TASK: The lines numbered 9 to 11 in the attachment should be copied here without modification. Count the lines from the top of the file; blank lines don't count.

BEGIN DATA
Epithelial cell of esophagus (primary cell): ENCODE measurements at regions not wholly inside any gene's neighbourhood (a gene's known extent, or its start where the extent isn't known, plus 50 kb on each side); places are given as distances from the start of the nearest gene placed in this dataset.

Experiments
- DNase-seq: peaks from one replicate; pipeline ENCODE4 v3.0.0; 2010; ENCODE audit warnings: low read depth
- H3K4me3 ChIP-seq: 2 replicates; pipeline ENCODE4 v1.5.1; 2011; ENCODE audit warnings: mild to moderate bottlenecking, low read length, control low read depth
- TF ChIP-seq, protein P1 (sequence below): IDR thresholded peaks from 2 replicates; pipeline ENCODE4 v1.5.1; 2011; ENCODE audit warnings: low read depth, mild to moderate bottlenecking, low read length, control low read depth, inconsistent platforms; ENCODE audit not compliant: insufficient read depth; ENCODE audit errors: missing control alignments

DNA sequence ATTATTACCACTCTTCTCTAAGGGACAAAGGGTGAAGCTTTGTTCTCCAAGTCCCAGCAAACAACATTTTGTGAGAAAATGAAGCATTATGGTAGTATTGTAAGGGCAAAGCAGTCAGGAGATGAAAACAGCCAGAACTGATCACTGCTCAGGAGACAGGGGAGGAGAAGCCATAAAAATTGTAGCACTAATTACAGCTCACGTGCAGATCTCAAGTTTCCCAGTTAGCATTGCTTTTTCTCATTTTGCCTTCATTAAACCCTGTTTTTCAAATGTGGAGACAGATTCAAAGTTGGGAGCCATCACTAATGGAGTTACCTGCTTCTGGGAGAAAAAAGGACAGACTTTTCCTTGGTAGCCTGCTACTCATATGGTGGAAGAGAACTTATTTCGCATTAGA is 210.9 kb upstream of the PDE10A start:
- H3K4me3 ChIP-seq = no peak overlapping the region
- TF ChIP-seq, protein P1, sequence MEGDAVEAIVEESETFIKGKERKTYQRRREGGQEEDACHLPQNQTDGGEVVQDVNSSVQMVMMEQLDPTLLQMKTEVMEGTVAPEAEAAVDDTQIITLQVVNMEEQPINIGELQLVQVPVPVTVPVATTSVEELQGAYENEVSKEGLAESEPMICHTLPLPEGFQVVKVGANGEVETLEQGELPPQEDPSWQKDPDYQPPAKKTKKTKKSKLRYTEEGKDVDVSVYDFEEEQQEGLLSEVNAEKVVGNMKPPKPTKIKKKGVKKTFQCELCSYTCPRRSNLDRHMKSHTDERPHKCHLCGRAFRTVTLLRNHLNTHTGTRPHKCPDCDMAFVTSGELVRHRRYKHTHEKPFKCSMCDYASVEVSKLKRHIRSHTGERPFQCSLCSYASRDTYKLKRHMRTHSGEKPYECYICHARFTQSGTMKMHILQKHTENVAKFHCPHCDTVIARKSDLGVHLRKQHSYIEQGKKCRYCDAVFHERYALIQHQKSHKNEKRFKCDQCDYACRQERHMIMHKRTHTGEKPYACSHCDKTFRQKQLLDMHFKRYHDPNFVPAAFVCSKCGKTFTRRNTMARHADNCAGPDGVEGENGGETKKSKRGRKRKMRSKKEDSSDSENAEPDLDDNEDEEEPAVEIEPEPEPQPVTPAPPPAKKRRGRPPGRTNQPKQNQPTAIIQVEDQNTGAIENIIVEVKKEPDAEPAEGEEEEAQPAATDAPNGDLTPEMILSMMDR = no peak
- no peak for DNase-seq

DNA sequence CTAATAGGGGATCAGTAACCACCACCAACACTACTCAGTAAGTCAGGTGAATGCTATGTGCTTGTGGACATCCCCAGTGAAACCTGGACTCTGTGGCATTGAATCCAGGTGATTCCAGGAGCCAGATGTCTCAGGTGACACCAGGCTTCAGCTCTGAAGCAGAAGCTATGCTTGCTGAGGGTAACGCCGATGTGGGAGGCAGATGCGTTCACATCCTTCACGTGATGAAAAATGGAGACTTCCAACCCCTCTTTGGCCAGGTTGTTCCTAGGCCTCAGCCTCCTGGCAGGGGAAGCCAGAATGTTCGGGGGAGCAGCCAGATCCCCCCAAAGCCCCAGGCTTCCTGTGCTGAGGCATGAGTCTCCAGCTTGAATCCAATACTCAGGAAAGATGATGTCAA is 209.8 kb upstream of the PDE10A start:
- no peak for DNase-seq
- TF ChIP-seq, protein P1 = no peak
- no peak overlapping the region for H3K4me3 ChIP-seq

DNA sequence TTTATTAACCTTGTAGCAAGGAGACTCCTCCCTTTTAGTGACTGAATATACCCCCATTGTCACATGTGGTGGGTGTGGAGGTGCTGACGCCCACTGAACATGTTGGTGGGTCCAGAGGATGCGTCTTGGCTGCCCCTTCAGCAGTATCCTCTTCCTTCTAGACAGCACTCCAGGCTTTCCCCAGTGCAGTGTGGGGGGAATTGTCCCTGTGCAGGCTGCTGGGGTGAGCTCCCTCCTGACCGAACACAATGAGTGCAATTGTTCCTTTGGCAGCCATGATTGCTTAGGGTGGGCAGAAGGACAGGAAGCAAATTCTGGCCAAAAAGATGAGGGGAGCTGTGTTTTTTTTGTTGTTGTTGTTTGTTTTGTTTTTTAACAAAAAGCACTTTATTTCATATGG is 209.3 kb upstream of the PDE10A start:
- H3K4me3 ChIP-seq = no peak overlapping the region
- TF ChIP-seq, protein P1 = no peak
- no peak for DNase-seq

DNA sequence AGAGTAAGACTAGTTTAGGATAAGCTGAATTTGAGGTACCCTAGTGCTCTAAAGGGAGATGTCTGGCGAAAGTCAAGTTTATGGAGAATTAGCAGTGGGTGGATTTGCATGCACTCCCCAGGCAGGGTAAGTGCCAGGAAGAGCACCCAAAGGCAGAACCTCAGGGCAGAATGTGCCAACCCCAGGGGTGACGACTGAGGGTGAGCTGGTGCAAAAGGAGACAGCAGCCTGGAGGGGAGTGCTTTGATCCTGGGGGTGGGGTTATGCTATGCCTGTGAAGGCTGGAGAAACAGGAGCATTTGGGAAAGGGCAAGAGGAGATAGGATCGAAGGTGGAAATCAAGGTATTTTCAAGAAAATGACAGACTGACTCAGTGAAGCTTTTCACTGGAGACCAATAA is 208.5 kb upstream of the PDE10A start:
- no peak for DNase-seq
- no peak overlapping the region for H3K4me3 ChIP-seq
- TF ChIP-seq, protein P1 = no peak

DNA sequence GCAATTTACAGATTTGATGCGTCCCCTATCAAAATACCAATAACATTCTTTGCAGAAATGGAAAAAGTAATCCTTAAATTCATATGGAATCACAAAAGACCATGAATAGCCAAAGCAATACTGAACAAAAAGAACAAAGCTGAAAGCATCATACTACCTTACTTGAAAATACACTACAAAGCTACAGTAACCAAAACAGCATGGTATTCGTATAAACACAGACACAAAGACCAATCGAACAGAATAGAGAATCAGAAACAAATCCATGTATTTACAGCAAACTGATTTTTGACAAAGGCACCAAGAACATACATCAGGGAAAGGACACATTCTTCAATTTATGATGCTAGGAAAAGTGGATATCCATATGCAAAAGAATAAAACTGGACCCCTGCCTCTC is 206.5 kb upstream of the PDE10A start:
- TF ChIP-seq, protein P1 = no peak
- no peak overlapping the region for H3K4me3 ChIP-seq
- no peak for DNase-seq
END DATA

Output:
- no peak for DNase-seq

DNA sequence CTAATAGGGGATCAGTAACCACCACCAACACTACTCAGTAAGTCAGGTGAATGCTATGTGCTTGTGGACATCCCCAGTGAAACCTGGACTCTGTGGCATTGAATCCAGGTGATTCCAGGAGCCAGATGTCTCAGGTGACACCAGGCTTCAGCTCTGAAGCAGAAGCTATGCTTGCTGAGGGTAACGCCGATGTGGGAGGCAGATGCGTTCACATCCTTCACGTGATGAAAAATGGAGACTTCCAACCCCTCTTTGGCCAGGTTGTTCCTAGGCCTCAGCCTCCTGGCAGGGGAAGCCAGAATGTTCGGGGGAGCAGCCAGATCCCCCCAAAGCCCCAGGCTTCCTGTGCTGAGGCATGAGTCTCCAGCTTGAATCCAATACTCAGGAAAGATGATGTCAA is 209.8 kb upstream of the PDE10A start:
- no peak for DNase-seq